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Grid interoperability: joining grid information systems
Uppsala University, Disciplinary Domain of Science and Technology, Physics, Department of Nuclear and Particle Physics, High Energy Physics. (ATLAS)
2007 (English)In: Journal of Physics, Conference Series, ISSN 1742-6588, E-ISSN 1742-6596, Vol. 119, no 6, 062030- p.Article in journal (Refereed) Published
Abstract [en]

A grid is defined as being 'coordinated resource sharing and problem solving in dynamic, multi-institutional virtual organizations'. Over recent years a number of grid projects, many of which have a strong regional presence, have emerged to help coordinate institutions and enable grids. Today, we face a situation where a number of grid projects exist, most of which are using slightly different middleware. Grid interoperation is trying to bridge these differences and enable Virtual Organizations to access resources at the institutions independent of their grid project affiliation. Grid interoperation is usually a bilateral activity between two grid infrastructures. Recently within the Open Grid Forum, the Grid Interoperability Now (GIN) Community Group is trying to build upon these bilateral activities. The GIN group is a focal point where all the infrastructures can come together to share ideas and experiences on grid interoperation. It is hoped that each bilateral activity will bring us one step closer to the overall goal of a uniform grid landscape. A fundamental aspect of a grid is the information system, which is used to find available grid services. As different grids use different information systems, interoperation between these systems is crucial for grid interoperability. This paper describes the work carried out to overcome these differences between a number of grid projects and the experiences gained. It focuses on the different techniques used and highlights the important areas for future standardization.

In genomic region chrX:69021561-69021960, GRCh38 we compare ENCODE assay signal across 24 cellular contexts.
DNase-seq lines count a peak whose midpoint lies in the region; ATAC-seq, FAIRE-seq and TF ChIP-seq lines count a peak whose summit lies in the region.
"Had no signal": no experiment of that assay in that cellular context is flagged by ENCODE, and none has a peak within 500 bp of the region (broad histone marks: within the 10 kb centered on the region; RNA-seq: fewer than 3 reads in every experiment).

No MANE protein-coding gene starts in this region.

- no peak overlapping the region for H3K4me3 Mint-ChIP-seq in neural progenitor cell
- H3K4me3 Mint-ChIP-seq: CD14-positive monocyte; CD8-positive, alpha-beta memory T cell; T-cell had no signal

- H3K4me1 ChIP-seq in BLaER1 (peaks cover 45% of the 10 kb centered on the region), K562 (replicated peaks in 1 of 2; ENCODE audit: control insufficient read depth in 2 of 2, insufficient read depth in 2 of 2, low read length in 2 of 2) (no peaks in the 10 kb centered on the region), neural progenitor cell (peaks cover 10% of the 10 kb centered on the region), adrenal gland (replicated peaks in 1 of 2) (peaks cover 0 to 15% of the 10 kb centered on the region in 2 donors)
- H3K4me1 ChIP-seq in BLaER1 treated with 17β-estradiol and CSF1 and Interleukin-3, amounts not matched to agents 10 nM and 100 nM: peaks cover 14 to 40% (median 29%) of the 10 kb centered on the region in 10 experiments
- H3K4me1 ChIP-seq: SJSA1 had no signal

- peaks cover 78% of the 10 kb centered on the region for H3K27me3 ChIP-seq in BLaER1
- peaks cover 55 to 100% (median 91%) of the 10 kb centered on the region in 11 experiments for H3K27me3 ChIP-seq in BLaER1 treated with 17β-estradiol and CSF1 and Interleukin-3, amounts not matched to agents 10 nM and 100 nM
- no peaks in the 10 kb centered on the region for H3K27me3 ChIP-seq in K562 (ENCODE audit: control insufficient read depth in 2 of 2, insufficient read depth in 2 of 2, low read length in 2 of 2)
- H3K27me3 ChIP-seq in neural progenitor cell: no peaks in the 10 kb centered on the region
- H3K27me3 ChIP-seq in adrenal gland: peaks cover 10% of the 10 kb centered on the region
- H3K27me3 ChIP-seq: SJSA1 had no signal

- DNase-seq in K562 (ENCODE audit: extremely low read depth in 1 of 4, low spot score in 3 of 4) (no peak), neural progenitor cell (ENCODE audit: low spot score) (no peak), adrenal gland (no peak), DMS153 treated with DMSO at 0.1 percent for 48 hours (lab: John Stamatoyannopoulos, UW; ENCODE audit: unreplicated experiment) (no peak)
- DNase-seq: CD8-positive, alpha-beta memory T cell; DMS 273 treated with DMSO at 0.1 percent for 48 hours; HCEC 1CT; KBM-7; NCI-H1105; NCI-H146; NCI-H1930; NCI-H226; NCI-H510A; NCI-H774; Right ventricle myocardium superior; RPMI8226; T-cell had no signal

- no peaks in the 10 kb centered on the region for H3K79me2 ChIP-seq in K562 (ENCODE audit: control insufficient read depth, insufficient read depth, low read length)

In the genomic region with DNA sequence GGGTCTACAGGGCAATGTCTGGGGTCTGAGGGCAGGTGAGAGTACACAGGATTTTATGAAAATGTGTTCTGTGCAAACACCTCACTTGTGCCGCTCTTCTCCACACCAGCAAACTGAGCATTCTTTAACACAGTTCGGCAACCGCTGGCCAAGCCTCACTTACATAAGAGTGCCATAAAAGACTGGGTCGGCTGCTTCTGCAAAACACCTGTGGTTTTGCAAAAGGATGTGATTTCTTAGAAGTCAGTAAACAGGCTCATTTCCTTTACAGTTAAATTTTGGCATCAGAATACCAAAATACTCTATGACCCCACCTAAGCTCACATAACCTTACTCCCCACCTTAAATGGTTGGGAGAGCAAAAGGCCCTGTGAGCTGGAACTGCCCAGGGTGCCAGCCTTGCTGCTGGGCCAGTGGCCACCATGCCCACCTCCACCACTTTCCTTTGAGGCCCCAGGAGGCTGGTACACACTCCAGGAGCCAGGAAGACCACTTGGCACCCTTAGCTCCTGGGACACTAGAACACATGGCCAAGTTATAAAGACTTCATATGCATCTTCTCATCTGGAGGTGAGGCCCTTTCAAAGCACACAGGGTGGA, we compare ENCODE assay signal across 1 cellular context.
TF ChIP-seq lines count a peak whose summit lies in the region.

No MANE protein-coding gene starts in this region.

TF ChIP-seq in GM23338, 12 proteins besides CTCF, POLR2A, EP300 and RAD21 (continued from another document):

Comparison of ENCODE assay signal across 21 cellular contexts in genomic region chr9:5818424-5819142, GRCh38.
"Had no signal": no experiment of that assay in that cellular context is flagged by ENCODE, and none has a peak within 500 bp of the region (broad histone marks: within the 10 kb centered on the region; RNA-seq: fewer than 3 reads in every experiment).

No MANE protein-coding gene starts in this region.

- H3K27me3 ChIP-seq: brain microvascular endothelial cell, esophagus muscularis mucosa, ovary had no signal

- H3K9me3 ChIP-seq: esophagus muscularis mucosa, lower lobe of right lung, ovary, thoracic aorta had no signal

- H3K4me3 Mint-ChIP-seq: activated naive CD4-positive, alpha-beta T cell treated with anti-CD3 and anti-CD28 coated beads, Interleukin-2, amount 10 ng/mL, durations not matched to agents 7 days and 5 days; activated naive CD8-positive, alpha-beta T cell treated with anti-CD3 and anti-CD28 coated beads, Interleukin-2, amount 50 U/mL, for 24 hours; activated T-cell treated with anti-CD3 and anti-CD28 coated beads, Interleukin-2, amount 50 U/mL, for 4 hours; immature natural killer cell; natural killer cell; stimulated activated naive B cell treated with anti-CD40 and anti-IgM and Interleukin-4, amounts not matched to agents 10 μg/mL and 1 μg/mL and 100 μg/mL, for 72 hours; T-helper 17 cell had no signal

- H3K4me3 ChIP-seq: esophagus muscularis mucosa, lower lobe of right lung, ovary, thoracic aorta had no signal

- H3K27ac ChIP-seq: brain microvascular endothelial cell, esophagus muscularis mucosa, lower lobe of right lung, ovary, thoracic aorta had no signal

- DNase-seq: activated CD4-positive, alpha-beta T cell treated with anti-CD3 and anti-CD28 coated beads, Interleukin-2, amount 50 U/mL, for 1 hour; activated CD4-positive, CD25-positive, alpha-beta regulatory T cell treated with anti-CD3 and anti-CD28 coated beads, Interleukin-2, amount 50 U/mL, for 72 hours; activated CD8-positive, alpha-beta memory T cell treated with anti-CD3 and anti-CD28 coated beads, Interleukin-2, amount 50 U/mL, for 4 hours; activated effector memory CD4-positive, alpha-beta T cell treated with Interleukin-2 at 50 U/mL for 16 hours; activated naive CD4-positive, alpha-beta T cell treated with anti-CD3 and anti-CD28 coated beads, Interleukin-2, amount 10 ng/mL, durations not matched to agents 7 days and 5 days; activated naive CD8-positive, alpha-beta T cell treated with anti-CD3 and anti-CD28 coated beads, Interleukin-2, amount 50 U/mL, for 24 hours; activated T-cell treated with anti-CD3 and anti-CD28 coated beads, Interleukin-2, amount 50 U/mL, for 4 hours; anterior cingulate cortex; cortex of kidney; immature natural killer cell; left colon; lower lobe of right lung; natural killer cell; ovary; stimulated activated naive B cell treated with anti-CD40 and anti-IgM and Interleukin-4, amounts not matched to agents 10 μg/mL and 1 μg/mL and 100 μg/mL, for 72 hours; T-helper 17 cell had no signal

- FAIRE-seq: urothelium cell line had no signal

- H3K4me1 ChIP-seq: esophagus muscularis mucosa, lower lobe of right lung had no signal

Place, publisher, year, edition, pages
2007. Vol. 119, no 6, 062030- p.
National Category
Physical Sciences
URN: urn:nbn:se:uu:diva-110772DOI: 10.1088/1742-6596/119/6/062030OAI: oai:DiVA.org:uu-110772DiVA: diva2:278224
Proceedings of CHEP07Available from: 2009-11-24 Created: 2009-11-24 Last updated: 2011-04-21Bibliographically approved
In thesis
1. Looking for the Charged Higgs Boson: Simulation Studies for the ATLAS Experiment
Open this publication in new window or tab >>Looking for the Charged Higgs Boson: Simulation Studies for the ATLAS Experiment
2010 (English)Doctoral thesis, comprehensive summary (Other academic)
Abstract [en]

The discovery of a charged Higgs boson (H+) would be an unambiguous sign of physics beyond the Standard Model. This thesis describes preparations for the H+ search with the ATLAS experiment at the Large Hadron Collider at CERN. The H+ discovery potential is evaluated, and tools for H+ searches are developed and refined.

The H+→τν decay mode has been known as the most promising H+ discovery channel. Within this thesis, first studies of this channel with realistic detector simulation, trigger simulation and consideration of all dominant systematic uncertainties have been performed. Although, as shown by these studies, the discovery sensitivity is significantly degraded compared to studies using a parametrized detector simulation, this channel remains the most powerful ATLAS H+ discovery mode. Future searches will rely on multivariate analysis techniques like the Iterative Discriminant Analysis (IDA) method. First studies indicate that a significant sensitivity increase can be achieved compared to studies based on sequential cuts. The largest uncertainty in H+ searches is the expected $t\bar{t}$ background contribution. It is shown that numbers obtained from simulated events could be off by a factor of two, decreasing the discovery sensitivity dramatically. In this thesis, the Embedding Method for data-driven background estimation is presented. By replacing the muon signature in $t\bar{t}$ events with a simulated τ, events which allow an estimation of the background contribution at the 10% level are obtained.

The ATLAS τ identification focuses on comparably clean environments like Z and W decays. To optimize the performance in high-multiplicity events like H+→τν, tau leptons are studied in $t\bar{t}$ and pile-up events. Variables which do not show discrimination power in high-multiplicity events are identified, and in some cases similar, more powerful variables are found. This allows to recover some of the performance loss and to increase the robustness of the τ identification.

For the analysis of large amounts of data produced by the ATLAS detector, seamless interoperability of the various Grid flavors is required. This thesis introduces translators to overcome differences in the information system between a number of Grid projects,and highlights important areas for future standardization.

Place, publisher, year, edition, pages
Uppsala: Acta Universitatis Upsaliensis, 2010. VI+50 p.
Digital Comprehensive Summaries of Uppsala Dissertations from the Faculty of Science and Technology, ISSN 1651-6214 ; 696
charged Higgs, tau, ATLAS, HEP, CERN, LHC, Particle Physics, Grid
National Category
Physical Sciences
Research subject
High Energy Physics
urn:nbn:se:uu:diva-110882 (URN)978-91-554-7676-2 (ISBN)
Public defence
2010-01-15, Polhemsalen, Ångström Laboratoriet, Lägerhyddsvägen 1, Uppsala, 13:15 (English)
Available from: 2009-12-22 Created: 2009-11-30 Last updated: 2009-12-22Bibliographically approved

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